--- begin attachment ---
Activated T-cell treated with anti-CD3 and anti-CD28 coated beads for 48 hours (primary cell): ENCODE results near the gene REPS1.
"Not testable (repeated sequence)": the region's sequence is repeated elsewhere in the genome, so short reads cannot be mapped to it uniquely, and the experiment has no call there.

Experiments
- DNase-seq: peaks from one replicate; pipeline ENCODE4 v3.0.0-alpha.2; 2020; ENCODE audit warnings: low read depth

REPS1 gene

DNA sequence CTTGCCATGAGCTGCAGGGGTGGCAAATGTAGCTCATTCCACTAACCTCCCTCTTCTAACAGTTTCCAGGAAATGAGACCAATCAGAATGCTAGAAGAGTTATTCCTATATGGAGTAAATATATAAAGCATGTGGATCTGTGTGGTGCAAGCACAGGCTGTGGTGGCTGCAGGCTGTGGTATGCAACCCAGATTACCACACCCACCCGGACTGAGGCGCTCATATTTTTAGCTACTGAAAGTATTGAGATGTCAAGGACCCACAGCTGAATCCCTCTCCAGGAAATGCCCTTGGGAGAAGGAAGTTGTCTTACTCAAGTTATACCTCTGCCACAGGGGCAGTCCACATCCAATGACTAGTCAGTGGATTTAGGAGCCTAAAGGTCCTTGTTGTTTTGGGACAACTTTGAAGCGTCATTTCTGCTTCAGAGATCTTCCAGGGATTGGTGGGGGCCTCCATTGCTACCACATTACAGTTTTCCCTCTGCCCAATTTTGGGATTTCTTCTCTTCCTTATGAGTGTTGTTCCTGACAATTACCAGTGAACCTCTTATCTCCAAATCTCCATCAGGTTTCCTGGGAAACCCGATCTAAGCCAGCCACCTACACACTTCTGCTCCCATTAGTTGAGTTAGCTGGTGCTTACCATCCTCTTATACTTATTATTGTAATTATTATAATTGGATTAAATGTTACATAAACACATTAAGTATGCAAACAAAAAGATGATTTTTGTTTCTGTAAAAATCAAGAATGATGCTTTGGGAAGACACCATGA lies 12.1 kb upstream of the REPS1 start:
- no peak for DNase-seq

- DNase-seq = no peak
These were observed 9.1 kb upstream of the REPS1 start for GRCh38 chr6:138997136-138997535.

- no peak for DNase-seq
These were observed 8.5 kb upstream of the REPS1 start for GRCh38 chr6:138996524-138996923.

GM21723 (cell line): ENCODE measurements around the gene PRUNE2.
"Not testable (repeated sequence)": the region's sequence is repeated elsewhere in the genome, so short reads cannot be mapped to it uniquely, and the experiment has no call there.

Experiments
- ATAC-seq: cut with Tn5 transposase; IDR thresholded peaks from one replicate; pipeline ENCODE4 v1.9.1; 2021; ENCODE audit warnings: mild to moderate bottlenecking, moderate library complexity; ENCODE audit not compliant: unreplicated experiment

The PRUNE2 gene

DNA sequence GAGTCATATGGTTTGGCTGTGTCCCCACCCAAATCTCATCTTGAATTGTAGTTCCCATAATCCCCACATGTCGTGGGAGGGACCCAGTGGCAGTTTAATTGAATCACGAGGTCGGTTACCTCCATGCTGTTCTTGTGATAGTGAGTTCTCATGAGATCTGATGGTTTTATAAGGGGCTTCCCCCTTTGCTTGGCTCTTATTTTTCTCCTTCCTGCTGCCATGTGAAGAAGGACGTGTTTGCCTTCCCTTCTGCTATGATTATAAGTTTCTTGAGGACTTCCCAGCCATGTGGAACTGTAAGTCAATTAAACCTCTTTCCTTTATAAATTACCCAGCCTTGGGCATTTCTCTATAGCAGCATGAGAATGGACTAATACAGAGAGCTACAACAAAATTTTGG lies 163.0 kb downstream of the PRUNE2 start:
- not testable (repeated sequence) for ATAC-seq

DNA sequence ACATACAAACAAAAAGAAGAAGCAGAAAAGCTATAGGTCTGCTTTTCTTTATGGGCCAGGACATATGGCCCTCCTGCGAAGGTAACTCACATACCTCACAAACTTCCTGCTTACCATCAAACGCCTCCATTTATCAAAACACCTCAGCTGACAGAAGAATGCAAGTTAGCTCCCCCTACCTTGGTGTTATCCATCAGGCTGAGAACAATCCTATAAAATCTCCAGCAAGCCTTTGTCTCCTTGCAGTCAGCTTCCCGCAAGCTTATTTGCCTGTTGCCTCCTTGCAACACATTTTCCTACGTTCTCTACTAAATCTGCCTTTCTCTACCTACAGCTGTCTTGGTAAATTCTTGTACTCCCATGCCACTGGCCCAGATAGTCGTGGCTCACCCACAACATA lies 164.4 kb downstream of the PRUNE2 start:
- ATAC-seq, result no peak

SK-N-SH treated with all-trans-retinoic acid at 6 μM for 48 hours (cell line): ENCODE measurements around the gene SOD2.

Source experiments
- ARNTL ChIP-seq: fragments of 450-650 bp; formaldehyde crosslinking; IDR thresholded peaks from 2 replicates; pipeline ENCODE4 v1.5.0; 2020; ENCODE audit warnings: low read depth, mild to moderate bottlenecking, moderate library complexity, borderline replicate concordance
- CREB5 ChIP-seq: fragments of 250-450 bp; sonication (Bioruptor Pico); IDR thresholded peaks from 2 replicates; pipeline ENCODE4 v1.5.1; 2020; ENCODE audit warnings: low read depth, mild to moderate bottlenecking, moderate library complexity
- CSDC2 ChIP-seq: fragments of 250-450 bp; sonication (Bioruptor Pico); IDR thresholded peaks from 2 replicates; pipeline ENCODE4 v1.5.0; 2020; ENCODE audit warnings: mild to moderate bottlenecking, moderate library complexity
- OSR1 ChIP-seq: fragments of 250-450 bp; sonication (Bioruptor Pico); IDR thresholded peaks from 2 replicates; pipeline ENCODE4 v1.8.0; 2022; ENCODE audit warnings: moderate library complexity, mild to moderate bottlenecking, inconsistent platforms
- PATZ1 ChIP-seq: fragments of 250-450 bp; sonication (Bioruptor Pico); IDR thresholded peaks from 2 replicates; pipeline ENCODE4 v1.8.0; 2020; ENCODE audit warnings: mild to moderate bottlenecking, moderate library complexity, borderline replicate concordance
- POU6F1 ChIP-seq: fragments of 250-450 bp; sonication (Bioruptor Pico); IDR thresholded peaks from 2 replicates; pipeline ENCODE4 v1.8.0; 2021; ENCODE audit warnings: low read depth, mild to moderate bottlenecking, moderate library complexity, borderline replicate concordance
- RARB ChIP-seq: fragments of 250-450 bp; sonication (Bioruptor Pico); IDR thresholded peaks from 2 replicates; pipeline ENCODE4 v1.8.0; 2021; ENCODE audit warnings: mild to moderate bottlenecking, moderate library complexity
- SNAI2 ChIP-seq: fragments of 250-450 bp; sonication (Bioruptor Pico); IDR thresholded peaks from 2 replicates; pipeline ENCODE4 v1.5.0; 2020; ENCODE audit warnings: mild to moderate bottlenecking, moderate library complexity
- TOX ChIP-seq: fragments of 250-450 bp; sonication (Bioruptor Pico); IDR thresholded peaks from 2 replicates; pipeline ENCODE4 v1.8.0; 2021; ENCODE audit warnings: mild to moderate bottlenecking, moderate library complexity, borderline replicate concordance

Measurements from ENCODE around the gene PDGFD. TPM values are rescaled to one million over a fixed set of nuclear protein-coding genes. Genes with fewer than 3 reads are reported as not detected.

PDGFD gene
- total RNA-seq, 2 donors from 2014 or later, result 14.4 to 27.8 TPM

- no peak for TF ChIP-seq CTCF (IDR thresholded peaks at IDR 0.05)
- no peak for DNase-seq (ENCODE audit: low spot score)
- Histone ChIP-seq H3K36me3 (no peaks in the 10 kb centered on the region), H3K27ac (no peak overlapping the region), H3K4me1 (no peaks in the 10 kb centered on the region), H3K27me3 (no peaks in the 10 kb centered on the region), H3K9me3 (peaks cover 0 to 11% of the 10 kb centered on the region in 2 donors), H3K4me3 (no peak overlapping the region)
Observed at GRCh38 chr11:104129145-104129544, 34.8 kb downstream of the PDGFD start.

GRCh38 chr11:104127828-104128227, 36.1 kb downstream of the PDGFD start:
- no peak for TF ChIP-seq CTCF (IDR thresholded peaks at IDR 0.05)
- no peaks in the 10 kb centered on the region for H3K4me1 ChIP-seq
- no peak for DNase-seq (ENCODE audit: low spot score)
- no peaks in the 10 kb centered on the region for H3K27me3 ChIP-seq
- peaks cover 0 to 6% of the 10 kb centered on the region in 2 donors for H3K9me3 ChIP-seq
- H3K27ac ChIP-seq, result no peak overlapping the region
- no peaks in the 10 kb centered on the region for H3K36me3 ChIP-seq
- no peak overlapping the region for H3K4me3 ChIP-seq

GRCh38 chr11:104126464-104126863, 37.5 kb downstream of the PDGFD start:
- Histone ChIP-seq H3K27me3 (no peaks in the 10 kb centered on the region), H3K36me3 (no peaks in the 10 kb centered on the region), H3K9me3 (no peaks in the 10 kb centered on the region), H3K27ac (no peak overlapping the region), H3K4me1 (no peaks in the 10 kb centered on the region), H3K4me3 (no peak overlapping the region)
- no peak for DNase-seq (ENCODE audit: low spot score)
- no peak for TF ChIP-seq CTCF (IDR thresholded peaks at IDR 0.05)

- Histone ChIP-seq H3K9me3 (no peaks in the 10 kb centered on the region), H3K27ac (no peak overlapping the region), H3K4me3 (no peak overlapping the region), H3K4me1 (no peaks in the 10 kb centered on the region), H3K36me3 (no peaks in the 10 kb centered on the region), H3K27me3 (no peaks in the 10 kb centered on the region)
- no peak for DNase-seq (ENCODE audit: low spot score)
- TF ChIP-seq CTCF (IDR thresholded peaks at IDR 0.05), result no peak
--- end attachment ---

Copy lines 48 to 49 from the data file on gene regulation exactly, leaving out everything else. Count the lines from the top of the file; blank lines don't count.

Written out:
GRCh38 chr11:104126464-104126863, 37.5 kb downstream of the PDGFD start:
- Histone ChIP-seq H3K27me3 (no peaks in the 10 kb centered on the region), H3K36me3 (no peaks in the 10 kb centered on the region), H3K9me3 (no peaks in the 10 kb centered on the region), H3K27ac (no peak overlapping the region), H3K4me1 (no peaks in the 10 kb centered on the region), H3K4me3 (no peak overlapping the region)